The Playlist's Scores

  • Movies
For 1,072 reviews, this publication has graded:
  • 55% higher than the average critic
  • 2% same as the average critic
  • 43% lower than the average critic
On average, this publication grades 0.8 points higher than other critics. (0-100 point scale)
Average Movie review score: 63
Highest review score: 100 At Berkeley
Lowest review score: 0 Grown Ups 2
Score distribution:
1,072 movie reviews
  1. With its broad, ambiguous title, S#x Acts reminds us, with heartbreaking power, that sometimes vigilance just isn't enough, and all it takes is an "act" or two to change a life forever.
  2. After years of being a long-lost gem, Cousin Jules has finally been found and is receiving its due as an innovative, meditative case study of rural life.
  3. The Crash Reel can never be accused of being dry or boring, but Walker brings an energetic style that also complements its subject.
  4. An expertly timed, painstakingly assembled and endlessly engaging game of cat and mouse, Grand Piano succeeds as a whole for the same reasons that Selznick does—namely, because Mira brings all of its elements to work together in concert, and then executes them like a virtuoso.
  5. It’s easily the most suspenseful American film of the year, a thriller that feels like lightning across a quiet night sky; sudden, terrifying, and excitingly singular.
  6. Mordaunt’s eye indicates a thoughtful filmmaker able to listen to the winds of what a movie needs. Effortlessly natural, his workmanlike craft carries the capacity to keep an ear open to happenstance.
  7. Calling Love Is Strange a great gay love story is both precise and inaccurate; I doubt I’ll see a more finely performed and beautifully crafted love story, with or without any mere modifiers, up on the big screen this year.
  8. Calvary may not be for all audiences, with its pitch-black heart and sober existentialism not exactly commercial stuff, but its unwavering commitment to the intelligent thorniness of its themes, and the masterful control McDonagh exerts over the shifts in tone are worth cherishing, bringing it soaring close to something divine.
  9. Trenchantly reflecting on the mishandling of success, blind ambition, idolatry, hero worship and the complex and competitive nature of artists in romantic relationships, Listen Up Philip is brilliantly chock-a-block with resonant observations.
  10. The Overnighters is starkly bleak and devastatingly humane, and an indelible American documentary.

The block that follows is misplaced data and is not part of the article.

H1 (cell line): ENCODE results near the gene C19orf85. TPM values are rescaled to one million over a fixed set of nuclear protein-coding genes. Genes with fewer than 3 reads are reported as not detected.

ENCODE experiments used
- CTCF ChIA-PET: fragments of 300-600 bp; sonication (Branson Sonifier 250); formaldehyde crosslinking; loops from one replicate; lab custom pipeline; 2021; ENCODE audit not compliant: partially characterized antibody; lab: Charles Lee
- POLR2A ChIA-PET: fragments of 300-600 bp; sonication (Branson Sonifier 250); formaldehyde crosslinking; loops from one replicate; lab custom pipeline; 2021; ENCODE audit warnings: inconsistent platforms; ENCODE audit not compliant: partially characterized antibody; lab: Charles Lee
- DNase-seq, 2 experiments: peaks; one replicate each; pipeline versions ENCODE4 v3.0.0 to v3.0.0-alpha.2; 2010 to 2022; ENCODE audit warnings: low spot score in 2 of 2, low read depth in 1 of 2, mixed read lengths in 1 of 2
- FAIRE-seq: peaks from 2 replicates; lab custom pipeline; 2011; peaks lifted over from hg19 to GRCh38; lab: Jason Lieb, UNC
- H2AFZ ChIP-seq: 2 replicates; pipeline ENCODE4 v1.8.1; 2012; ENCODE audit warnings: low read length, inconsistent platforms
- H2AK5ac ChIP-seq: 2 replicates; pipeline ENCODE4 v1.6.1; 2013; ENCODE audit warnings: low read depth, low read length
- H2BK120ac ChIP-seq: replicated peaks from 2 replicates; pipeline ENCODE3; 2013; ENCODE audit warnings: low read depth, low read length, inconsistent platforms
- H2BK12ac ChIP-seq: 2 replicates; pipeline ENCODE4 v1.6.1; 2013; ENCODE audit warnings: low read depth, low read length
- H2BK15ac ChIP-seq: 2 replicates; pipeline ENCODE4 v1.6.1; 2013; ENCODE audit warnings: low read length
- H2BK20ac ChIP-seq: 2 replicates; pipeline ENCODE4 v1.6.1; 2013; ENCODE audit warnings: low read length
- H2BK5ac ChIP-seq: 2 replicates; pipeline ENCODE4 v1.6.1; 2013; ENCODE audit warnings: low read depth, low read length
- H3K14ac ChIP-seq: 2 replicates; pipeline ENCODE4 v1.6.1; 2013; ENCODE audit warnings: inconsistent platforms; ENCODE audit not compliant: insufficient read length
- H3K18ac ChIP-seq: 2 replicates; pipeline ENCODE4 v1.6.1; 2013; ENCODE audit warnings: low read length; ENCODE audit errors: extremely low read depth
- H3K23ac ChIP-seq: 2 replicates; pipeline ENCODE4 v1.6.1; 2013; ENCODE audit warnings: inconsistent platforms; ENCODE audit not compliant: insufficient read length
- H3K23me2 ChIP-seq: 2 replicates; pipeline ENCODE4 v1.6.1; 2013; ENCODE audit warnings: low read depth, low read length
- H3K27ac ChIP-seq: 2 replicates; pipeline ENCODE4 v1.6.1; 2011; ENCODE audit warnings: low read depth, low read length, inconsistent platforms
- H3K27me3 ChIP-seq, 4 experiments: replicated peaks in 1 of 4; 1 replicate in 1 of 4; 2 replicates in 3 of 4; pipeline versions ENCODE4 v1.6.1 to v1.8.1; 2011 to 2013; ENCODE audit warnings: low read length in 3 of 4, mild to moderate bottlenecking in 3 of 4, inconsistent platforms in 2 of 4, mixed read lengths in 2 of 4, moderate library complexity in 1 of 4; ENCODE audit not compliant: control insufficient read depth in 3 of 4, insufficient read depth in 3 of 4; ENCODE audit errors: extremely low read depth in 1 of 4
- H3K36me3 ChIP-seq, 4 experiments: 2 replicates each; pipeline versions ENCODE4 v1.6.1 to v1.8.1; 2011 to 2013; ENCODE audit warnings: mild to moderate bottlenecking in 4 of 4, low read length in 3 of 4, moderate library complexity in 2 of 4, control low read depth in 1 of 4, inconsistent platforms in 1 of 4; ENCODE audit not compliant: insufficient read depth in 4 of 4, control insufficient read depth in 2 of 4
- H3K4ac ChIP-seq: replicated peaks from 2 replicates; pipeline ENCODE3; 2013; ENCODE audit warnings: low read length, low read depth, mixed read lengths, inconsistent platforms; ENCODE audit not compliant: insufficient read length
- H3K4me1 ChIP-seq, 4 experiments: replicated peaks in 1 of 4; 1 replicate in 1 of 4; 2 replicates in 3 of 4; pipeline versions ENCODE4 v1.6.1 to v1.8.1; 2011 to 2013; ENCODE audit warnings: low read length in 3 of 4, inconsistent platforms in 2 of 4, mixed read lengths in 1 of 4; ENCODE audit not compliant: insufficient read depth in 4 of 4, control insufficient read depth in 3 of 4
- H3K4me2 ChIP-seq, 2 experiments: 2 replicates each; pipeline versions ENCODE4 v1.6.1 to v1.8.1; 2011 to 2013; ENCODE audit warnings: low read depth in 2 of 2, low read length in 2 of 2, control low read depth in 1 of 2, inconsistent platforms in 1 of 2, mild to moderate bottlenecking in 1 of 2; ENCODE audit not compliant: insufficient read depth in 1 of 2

11. Director Pavich, his first time at bat, has crafted an unalloyed pleasure of a documentary, especially for those of us who care about "Dune," about sci-fi, and about the value and power of creative passion.
  12. A truly moving and edifying film, Rich Hill is the type of media object that could and should be put in a time capsule for future generations.
  13. Neighbors is one of the funniest, most visually inventive studio comedies in recent memory.
  14. It Felt Like Love, marks the arrival of a new crop of talent to watch, behind the camera and in front.
  15. The supporting cast all do excellent work too, but this is Eric’s story, and so it’s O’Connell’s film. His performance is a revelation.
  16. It's a new vampire classic, one to treasure endlessly.
  17. With its rock doc trappings, it’s impossible to ignore that Mistaken For Strangers delivers on that front, with thrilling and candid on-stage footage that allows the band’s music to come alive: if you weren’t a fan before, you will be after the film.
  18. This is a unique, strange, unforgettable film, a half-remembered dream that will trouble and beguile the subconscious long after you’ve moved on.
  19. Buzzard is a quiet, introspective film, but it trumps all generic blockbusters in that it very much is a roller coaster ride, one that thrills, upsets, and makes one queasy, all in surprising ways.
  20. The sincerity and earnestness of Stand Clear of the Closing Doors are brave and true.
  21. Mr Turner, though not without flaws, is something of a twilight culmination of Leigh's work, and very much one in which the filmmaker turns his lens on himself, as is so often the case when directors make movies about artists.
  22. Overall a triumphantly idiosyncratic film with smarts and visceral impact in equal measure.
  23. Girlhood is a fascinatingly layered, textured film that manages to be both a lament for sweetness lost and a celebration of wisdom and identity gained, often at the very same moment.
  24. This is avant-garde autobiographical filmmaking at its finest, and the results are stunningly beautiful, and achingly emotional within a lyrical and dreamlike aesthetic.
  25. Force Majeure is a brutally smart and original film.
  26. It's ludicrous genre fun even if you didn't take into account the properly-bewitching Ms. Bang.
  27. The specificity of the documentary, staying within the walls of the boot camp for virtually the entire movie, is one of its biggest strengths since it is able to place you right alongside these kids.
  28. In truth, the deeply absorbing and thematically rich ‘Apes’ sequel is more akin to a drama than an action film, but it's one that still satisfies the desires and demands of big, blockbuster filmmaking.
  29. The film is generally undramatic. However, that’s hardly a criticism — while Closed Curtain digs deep into the psyche of an artist, it also is full of the ordinary, organic life moments that have populated Panahi's work since the beginning.
  30. As the moving, sad, riotously humorous documentary The Dog explains, the film only captured traces of Wojtowicz’s personality, and only told bits of his story.

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